Industrial Processes on Mars

Making Rocket Fuel: the first industrial process
Making return propellant on-site made the original Mars mission a lot easier. The technology is known as "In Situ Resources Utilization," or "ISRU".

The easiest resource to make propellant from on Mars is the Martian atmosphere, which has the advantage of being available everywhere on Mars (no scouting or mining missions needed!). The other readily available resource is water.

The Martian atmosphere is extremely thin, and composed mostly of carbon dioxide. There are several technologies that have been demonstrated (on Earth only, so far) to start with carbon dioxide and make rocket fuel. One likely reaction is the Sabatier reaction (which requires hydrogen as well as carbon dioxide):

4H2 + CO2 --> CH4 + 2H2O
The water (H2O) produced by the reaction is then electrolyzed to produce oxygen and hydrogen; the hydrogen is re-used to produce more methane.

Another choice is directly electrolyzing CO2 into carbon monoxide (CO) and Oxygen, using a zirconia electrolysis medium:

2 CO2 --> CO + O2

A detailed concept for a Mars mission using in-situ propellant manufacture was originally proposed by Robert Zubrin and David Baker in their "Mars Direct" mission, Mars propellant manufacture was later incorporated into the NASA Mars Reference Mission design.

More on Rocket Fuel
One idea is to have a cargo vehicle that will take scientific equipment, gas, and other materials that would be used. The cargo ship would arrive at Mars about eight months later. The cargo ship would then land on Mars with the help of a specially designed parachute. Inside the cargo ship, there would be a small vehicle. It would travel around and mix hydrogen gas from Earth with the Martian atmosphere which is about 95% carbon dioxide gas. That produces methane, a great fuel. This gas will propel an Earth Return Vehicle (ERV) back to Earth. This will be done as soon as they reach Mars as to avoid keeping the very cold hydrogen on Mars's surface.

The methane will go through many steps such as being cooled, liquified, and stored. While the methane is going through all these processes, water will be electrolyzed. This is the process of separating water into oxygen and hydrogen by running an electric current through it. The oxygen will be stored and the hydrogen will get detoured back into the methane maker.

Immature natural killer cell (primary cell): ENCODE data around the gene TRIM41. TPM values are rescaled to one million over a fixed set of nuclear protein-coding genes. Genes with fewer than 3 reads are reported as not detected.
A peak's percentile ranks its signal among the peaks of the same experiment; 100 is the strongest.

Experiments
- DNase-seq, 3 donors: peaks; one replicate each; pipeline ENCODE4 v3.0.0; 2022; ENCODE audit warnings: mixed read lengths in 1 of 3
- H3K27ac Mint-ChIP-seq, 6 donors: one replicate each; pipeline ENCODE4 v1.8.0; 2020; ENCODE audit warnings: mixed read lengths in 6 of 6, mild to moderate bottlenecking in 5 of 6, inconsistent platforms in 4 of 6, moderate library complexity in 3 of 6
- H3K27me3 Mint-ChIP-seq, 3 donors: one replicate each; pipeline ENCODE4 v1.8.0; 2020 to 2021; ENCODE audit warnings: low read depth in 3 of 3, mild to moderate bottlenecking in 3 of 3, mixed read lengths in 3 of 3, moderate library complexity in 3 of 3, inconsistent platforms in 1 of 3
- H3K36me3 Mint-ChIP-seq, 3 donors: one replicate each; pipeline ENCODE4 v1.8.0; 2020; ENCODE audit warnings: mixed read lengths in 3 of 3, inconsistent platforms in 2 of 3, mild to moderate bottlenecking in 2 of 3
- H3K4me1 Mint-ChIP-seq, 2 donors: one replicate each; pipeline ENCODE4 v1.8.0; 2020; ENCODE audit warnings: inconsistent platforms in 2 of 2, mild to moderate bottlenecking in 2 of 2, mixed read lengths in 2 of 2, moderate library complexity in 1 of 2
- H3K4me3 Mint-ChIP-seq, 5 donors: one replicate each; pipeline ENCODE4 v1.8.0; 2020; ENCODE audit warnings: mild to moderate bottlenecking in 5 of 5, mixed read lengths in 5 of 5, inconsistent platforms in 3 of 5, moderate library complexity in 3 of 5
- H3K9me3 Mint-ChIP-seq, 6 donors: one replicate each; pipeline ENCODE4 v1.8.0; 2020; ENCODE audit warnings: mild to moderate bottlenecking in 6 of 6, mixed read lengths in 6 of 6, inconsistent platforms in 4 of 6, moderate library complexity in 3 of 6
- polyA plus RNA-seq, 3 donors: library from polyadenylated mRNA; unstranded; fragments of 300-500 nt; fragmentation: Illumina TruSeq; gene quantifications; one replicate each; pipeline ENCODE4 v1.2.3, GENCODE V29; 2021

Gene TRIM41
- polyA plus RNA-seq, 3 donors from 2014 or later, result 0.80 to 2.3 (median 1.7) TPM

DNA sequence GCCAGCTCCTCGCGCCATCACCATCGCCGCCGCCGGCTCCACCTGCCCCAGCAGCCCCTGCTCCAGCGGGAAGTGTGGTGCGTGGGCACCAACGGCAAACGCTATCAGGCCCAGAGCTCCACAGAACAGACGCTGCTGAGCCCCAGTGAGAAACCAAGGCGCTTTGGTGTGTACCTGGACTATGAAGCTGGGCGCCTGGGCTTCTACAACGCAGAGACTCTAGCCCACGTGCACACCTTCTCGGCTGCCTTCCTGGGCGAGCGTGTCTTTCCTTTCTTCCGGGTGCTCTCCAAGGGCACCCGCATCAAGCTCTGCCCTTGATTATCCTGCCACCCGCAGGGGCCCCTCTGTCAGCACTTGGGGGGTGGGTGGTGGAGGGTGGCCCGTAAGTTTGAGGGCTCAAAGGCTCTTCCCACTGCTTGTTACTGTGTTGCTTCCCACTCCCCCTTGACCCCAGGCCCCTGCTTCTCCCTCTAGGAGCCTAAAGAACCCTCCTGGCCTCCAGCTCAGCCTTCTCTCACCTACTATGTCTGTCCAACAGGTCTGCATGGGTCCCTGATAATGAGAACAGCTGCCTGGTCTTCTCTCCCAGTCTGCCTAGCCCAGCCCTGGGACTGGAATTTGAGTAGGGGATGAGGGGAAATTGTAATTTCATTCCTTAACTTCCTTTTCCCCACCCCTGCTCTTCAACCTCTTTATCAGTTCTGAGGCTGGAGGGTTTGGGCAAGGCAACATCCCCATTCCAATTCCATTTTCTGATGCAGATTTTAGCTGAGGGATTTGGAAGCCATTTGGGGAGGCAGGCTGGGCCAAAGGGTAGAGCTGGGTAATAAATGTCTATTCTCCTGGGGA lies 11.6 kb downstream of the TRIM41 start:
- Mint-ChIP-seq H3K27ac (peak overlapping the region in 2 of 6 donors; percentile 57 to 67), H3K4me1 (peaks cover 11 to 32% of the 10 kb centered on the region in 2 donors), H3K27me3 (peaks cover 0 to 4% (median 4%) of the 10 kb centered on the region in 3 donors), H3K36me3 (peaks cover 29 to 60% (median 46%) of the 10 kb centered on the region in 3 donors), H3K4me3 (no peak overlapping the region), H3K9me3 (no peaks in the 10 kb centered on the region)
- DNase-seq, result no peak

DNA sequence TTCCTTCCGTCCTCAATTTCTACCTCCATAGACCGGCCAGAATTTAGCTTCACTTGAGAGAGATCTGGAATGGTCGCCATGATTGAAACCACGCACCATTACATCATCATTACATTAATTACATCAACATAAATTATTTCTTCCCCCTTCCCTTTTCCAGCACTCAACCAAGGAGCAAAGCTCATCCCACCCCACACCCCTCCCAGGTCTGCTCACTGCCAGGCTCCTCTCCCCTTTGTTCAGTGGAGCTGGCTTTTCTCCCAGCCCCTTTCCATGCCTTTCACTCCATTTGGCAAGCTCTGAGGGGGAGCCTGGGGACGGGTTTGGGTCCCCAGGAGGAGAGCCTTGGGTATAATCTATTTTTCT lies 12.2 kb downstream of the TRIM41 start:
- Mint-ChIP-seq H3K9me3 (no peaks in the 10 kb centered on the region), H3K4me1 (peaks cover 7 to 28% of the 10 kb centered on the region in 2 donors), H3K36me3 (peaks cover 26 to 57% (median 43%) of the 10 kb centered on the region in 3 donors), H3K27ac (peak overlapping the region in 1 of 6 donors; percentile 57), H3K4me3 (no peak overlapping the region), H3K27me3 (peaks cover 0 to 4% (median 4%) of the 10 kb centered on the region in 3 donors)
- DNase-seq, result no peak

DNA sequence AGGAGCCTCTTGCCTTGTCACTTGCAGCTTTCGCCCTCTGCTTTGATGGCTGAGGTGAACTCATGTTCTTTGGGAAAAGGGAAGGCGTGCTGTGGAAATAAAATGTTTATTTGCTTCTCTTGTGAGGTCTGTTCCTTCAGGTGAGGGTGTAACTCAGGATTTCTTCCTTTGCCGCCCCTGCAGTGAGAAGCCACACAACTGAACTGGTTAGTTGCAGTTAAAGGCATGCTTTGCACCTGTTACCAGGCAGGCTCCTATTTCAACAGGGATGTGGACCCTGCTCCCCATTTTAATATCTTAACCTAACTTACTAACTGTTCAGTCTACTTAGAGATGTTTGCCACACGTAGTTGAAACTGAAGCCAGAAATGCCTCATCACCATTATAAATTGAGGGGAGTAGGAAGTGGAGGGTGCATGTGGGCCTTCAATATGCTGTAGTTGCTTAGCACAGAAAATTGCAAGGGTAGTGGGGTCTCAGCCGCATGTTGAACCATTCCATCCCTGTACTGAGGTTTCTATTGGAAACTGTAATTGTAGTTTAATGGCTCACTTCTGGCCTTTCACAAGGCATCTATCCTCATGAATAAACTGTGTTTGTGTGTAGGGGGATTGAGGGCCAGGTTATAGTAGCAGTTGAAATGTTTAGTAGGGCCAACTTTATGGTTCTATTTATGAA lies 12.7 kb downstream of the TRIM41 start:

Due to the chemical reactions 24 tons of methane and 48 tons of oxygen will be produced. It will take ten months to generate a total of 108 tons of oxygen/methane rocket propellant. The secret behind making this "brew" is using 18 parts of Martian atmosphere with one part hydrogen from Earth. Some of the fuel to make methane gas would go into some roving vehicles that travel over the Martian surface.

Stockpiles of oxygen will be used for breathing and to create water. Due to the oxygen stockpiles, we will not need to bring all the food and water necessary to sustain the explorers. These resources will be hauled to Mars on the cargo ship so humans will be ready to inhabit Mars when they get there.

The crew ship would not leave Earth until the cargo vehicle had already landed on the planet. The crew vessel would carry about six astronauts, life support supplies, and fuel for the journey to Mars. The spacecraft would be an ERV that would land on Mars without fuel for the return flight. Instead it would have about six tons of liquid hydrogen that could be turned into fuel for the trip back.

Before the crew ship would take off, two more boosters would launch. These boosters will have 40-ton payloads. One will be a fuel factory. The other will contain a habitat for four, food, enough provisions for three years, and a ground rover that runs on the methane/oxygen fuel we make from the Mars fuel factory.

An ERV will be stationed with a radio overhead to beacon where the manned craft should land. After the ERV with the crew lands, another will land away from it to start making propellant for the next mission. With the crew ship another ERV selects another landing site for a mission in another two years. If all goes successfully, every two years two boosters will be launched. One booster will be launched to land a crew and the other is to pick a landing site for the next mission. This plan will sustain our missions to Mars.

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